Records from the Wash and the Waddensea (northern Netherlands and NE Germany) are all during the post-breeding moult from late July through to September. Most Liverpool Bay birds moult along the Sefton coast and the Ribble Estuary but a few must join the larger North Sea population.
In winter a proportion of the Liverpool Bay
population disperse to the east side of Ireland, mainly to Dundalk Bay
and Dublin Bay. Similarly some fly to Morecambe Bay with the odd one or
two recorded elsewhere, including north-west France. Interestingly the
Oflag readings tell us that most of these dispersed birds return to the
Sefton coast in late April before they all fly off to Iceland.
Undoubtedly the two most unexpected records are the
ones in the Azores and in Mauritania (the two blue dots bottom left
above). As you can imagine Knots in the Azores are very rare and are
usually thought to be be birds of the rufa
sub-species from America which have been blown across the Atlantic.
Perhaps the Oflag which ended up in the Azores started to fly south
with the rufa flocks before
heading eastwards much further south than normal. Remarkably this bird
found it's way back to Liverpool Bay. The bird in Mauritania was found
with the over wintering Knot there which are of the canutus sub-species, these pass
through the Waddensea before heading north-east to Siberia to breed
before returning by the same route. All the birds in Liverpool Bay are
of the islandica sub-species
and aren't supposed to fly as far south as Mauritania - so it's
interesting that there is obviously some mixing of the different
1. Richard Smith, Knots on the Dee Estuary 2012/13, http://www.deeestuary.co.uk/news1013.htm.
2. Richard Smith, Among Knots (Feb 2018), http://www.deeestuary.co.uk/news0218.htm.
3. Rose Maciewicz and Peter Knight, November 2019 Newsletter - The Altcar Red Knot Colour Ringing Project.
4. Rose Maciewicz and Peter Knight, Photographic Guide to Colour-ringed Red Knot, Jan 2021.
5. Research on Red Knots, Royal Netherlands Institute for Sea Research (NIOZ) - Click here for Website.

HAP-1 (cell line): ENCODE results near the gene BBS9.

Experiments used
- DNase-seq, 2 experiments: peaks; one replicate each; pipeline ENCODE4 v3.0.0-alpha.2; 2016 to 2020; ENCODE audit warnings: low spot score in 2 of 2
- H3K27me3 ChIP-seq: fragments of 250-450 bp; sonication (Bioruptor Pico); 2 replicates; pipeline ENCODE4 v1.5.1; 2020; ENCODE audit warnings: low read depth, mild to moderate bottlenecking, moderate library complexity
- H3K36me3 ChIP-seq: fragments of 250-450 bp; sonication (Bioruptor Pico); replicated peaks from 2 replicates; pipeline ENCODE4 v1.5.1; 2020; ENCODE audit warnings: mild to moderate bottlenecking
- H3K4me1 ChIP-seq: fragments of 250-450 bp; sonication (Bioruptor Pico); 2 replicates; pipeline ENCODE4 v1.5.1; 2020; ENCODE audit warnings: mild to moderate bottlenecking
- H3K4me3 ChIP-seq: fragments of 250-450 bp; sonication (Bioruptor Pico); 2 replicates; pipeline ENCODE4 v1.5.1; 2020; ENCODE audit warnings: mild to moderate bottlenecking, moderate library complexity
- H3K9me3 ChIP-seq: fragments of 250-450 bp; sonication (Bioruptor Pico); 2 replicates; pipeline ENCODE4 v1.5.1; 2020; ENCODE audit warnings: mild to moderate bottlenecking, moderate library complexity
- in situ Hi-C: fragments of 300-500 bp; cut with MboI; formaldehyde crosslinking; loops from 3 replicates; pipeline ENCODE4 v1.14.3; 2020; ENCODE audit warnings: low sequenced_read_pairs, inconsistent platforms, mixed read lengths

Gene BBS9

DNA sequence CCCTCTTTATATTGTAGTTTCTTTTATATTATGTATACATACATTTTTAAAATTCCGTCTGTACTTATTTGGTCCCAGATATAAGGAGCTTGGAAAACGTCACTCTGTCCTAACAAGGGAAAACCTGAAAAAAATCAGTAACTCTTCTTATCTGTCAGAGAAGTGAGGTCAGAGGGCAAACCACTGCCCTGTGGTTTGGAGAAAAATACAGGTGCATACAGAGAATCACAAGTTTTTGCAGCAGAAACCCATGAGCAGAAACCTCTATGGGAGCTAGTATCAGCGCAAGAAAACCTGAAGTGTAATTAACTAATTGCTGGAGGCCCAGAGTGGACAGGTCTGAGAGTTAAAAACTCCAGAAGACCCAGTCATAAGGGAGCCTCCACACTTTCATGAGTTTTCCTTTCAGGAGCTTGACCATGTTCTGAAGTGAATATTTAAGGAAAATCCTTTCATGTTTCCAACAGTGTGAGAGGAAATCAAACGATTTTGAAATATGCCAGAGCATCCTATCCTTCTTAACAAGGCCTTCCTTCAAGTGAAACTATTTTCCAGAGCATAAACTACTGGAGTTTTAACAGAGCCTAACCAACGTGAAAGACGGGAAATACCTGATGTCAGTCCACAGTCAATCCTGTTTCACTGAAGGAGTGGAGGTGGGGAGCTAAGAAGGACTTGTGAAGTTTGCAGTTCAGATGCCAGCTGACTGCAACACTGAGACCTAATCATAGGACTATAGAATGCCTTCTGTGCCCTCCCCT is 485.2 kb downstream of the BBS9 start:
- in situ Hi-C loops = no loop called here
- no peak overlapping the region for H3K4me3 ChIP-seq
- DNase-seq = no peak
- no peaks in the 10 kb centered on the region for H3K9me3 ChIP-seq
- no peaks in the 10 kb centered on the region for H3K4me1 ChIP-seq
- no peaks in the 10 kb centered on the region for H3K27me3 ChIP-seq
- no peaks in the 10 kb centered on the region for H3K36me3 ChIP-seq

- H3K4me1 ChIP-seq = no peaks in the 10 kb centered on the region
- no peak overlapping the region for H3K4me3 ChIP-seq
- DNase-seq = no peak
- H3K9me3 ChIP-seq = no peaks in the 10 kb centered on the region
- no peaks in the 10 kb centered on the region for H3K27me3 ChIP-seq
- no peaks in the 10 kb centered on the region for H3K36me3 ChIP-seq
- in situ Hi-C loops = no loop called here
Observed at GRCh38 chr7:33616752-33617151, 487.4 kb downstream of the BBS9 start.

Sandwich Tern photos all taken at West Kirby July 2021 © Richard Smith
Yellow C39 (top
Ringed as a chick at Hodbarrow, Cumbria, on 21/06/2021.
Recorded at West Kirby on 07/07/2021.
This was the first ringed juvenile from Hodbarrow to be recorded away from the colony this year.
(second from top photo above)
Ringed as a chick at the Lady's Island Lake Nature Reserve at Wexford, Ireland, on 17/06/2015.
County Cork in August 2015.
Formby Beach early August 2019 before moving west to Rhyl later in the month.
It was back at Wexford in April 2020 and in July 2020 was at Dublin.
West Kirby on 07/07/2021.
(third photo above)
Ringed as a chick at the Lady's Island Lake Nature Reserve at Wexford, Ireland, on 27/06/2018.
Duncannon Beach, Wexford, in September 2018.
River Clwyd at Rhyl in August 2020.
West Kirby on 08/07/2021.
Red KCA (bottom
Ringed as a juvenile on passage at Ynyslas (Cardigan Bay) on 03/09/2015.
After presumably spending a couple of years in the tropics this bird was resighted at Knott End, Lancashire, in September 2017. It was first recorded breeding, at Hodbarrow, Cumbria, in 2018.
A typical post breeding record was at Rhyl in July 2019 but the following year it was spotted at Port Seton (just east of Edinburgh) in August. Seems incredible that the post breeding dispersal can include traveling the 'wrong way', i.e. north-east across the country to the North Sea, but we know from previous colour ring recoveries that some do just that.
In 2021 it was again breeding at Hodbarrow before being seen at West Kirby on 07/07/2021.
Lots of Mediterranean Gulls were spotted in July and
we managed to record three ringed ones at Thurstaston.
Polish ringed Mediterranean Gulls at Thurstaston, July 2021, © Richard Smith.